Very quickly, the terrorists will understand that instead of making Israel retreat, the terrorist attacks are counterproductive and make any hope for Israeli retreat much less likely.
Instead of bringing about the destruction of Israel, each terrorist attack should bring about the further building of Israel. Every terrorist victim should see a city rise in his name.
Another goal of neo-terrorism is to protest the treatment of the Palestinians in the disputed territories. People who feel oppressed use violence to battle their perceived oppressors.
While every society has its faults, and Israel can definitely improve some specific aspects of its treatment of Palestinians, it can in no way accept this as a result of neo-terrorism.
Rather, the opposite must happen. Every time a terrorist strikes at Israel, Palestinians must feel their standard of living go down.
First of all, the Israeli government must destroy the house of the terrorist who struck to make sure his immediate family’s standard of living will never be the same. Then, Israel must send massive troops around the villages in the area that the terrorist comes from to show a clear presence in this area.
Potential terrorists need to see that terrorism does not lead to a better standard of living for their fellow Palestinians. They need to understand that terrorism will only worsen the conditions in which their fellow Palestinians are living.Setting a new standard
For this new strategy to be effective, it has to become a new standard.
Israel has to set clear rules as to the repercussions of terrorist attacks, and it needs to abide by these rules religiously, without thinking twice and without hesitation.
When the automatic consequence of a terrorist attack includes things such as the closing of the Temple Mount to Muslim prayer, the building of a new city in Judea and Samaria and the destruction of the terrorists’ homes, individuals being incited to wake up one day and commit a spontaneous terrorist attack will understand these attacks will not only be unproductive, they will be counterproductive.
Only then will we see a decline in the number of terrorist attacks in Israel.
Building a new iron wall
In 1923, Ze’ev Jabotinsky wrote an essay, “The Iron Wall,” which has since been the foundation of Israel’s defense strategy. In it, Jabotinsky argued at length that it would be impossible to convince the Arabs to agree willingly to the establishment of a Jewish state in Israel. He then came to the conclusion that the only way for Arabs to stop attacking the Jews in Israel is for them to reach a point in which they understand that Jewish presence in Israel is here to stay, strong like an iron wall, and that their attacks are not productive. Only then will they leave their extremist ways and approach Israel’s existence with a more moderate approach.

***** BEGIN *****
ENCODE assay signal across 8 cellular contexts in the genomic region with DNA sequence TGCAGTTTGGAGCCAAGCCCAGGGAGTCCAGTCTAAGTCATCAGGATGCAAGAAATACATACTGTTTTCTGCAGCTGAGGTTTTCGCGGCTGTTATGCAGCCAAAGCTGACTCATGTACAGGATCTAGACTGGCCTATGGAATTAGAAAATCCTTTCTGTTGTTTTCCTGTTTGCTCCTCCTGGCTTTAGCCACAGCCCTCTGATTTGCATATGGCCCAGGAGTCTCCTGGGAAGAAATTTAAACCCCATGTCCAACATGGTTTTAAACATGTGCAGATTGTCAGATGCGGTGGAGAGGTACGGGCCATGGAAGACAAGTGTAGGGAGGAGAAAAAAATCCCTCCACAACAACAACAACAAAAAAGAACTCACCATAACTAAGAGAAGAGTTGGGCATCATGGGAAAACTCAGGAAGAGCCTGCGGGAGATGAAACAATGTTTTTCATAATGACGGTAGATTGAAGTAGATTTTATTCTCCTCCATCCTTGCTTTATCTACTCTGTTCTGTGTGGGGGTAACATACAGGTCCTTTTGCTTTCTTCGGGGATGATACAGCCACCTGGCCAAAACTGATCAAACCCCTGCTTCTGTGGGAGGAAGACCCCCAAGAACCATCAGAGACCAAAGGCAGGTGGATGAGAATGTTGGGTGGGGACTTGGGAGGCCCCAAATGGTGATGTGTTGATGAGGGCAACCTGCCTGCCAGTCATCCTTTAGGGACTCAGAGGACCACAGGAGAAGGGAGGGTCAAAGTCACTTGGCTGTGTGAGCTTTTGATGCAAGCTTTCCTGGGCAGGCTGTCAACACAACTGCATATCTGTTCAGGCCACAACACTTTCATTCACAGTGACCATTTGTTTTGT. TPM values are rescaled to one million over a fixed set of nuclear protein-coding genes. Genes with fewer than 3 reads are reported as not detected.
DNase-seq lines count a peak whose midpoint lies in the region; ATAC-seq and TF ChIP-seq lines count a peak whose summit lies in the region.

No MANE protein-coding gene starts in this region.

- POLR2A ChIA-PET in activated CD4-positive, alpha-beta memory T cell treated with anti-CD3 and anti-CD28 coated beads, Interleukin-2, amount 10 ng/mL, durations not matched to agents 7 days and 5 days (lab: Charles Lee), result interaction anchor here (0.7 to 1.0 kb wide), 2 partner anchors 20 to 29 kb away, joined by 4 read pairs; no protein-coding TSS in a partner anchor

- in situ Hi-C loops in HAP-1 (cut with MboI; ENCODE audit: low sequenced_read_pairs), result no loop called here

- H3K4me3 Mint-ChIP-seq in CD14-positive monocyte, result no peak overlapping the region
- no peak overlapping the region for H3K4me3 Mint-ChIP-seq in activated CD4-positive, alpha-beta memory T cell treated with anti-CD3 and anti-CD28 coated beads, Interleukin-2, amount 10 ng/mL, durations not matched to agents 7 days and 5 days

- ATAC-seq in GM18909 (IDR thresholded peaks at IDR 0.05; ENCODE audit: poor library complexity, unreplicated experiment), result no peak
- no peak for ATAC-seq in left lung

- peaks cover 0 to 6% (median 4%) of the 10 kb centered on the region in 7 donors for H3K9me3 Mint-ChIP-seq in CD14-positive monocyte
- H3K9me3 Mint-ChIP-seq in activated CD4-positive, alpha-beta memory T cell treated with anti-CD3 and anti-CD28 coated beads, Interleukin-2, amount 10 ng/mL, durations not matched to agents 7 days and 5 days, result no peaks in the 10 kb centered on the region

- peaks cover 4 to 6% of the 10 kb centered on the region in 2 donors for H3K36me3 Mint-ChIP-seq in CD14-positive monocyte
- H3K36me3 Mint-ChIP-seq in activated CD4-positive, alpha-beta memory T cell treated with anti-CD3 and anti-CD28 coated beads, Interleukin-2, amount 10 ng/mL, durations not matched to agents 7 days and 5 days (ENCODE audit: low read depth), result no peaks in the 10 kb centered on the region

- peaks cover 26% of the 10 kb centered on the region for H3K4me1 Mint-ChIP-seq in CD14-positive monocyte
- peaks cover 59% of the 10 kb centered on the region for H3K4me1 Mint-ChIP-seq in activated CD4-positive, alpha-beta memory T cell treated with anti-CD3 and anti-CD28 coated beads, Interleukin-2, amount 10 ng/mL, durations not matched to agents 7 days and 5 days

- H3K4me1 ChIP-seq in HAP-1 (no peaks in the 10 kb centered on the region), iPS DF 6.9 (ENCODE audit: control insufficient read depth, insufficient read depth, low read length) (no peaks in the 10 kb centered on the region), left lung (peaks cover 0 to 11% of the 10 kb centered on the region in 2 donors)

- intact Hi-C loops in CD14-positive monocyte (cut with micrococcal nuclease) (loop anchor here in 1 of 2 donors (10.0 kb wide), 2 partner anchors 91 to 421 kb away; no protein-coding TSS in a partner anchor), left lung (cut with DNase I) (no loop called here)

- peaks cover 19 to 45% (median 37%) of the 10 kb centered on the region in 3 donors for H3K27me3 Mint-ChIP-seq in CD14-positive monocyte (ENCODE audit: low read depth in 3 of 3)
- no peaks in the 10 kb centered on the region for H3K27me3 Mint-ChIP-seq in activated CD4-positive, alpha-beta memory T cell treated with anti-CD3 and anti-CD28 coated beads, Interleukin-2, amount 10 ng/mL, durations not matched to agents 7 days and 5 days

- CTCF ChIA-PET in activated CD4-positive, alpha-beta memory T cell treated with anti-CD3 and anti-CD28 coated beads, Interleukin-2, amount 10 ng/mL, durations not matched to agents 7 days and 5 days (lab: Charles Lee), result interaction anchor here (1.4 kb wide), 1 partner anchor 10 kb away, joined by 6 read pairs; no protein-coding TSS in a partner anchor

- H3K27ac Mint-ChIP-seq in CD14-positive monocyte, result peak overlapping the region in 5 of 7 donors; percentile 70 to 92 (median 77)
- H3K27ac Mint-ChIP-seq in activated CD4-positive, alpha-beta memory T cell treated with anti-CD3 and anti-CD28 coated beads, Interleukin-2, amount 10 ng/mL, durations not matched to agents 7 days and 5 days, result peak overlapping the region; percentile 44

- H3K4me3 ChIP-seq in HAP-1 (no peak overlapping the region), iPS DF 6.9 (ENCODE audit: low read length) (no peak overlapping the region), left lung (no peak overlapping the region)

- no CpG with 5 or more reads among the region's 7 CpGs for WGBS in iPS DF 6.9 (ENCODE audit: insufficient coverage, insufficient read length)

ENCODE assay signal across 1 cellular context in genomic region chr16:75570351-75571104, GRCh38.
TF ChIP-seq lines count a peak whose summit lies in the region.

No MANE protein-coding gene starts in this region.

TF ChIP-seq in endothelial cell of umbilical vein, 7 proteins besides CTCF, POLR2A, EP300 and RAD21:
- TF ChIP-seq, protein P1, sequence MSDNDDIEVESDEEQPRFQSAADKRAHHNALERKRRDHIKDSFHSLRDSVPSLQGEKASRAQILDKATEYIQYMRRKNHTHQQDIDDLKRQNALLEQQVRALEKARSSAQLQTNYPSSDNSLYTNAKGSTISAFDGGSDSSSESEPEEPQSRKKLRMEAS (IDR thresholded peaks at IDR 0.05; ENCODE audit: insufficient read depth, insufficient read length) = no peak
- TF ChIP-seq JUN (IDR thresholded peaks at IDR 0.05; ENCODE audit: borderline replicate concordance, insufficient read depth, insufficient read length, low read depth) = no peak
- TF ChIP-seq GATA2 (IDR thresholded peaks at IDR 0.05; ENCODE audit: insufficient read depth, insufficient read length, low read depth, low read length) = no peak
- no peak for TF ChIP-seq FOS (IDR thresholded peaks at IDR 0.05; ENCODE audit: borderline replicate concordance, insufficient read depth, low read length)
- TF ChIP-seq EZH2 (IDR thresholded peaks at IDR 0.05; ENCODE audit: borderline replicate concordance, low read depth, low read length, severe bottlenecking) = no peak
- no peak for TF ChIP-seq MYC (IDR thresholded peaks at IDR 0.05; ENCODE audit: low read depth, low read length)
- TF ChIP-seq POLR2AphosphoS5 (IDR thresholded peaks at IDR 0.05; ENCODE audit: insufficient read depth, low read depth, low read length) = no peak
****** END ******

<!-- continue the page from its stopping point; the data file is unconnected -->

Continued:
Jabotinsky’s worldview served as the basis for the establishment of the Hagana and the defense methodology in the Jewish settlements before the establishment of the State of Israel. It was then translated into the defense strategy of Israel’s army by prime minister David Ben-Gurion, who understood that Israel could not destroy more than five Arab armies, but that Israel should rather focus on making it clear to these armies that they could also not defeat Israel militarily, which will stand strong forever like an iron wall.
Neo-terrorism warrants a new translation and application of those same principles. Israel cannot use intelligence means in order to stop every individual with a car or a knife from committing a terrorist attack.
However, Israel can make it clear that the terrorists’ goals will never be furthered through violent means. Israel can make sure that terrorists realize that these attacks will only be counterproductive.
Only then will neo-terrorism be defeated, the way Jabotinsky’s strategy defeated pre-state violence and the way Ben-Gurion’s strategy convinced the Arab armies to stop attacking Israel.The writer is an attorney and a former legislative adviser to the Coalition Chairman in the Knesset.
He previously served in a legal capacity at the Foreign Ministry. He is a graduate of McGill University Law School and Hebrew University’s master’s program in public policy.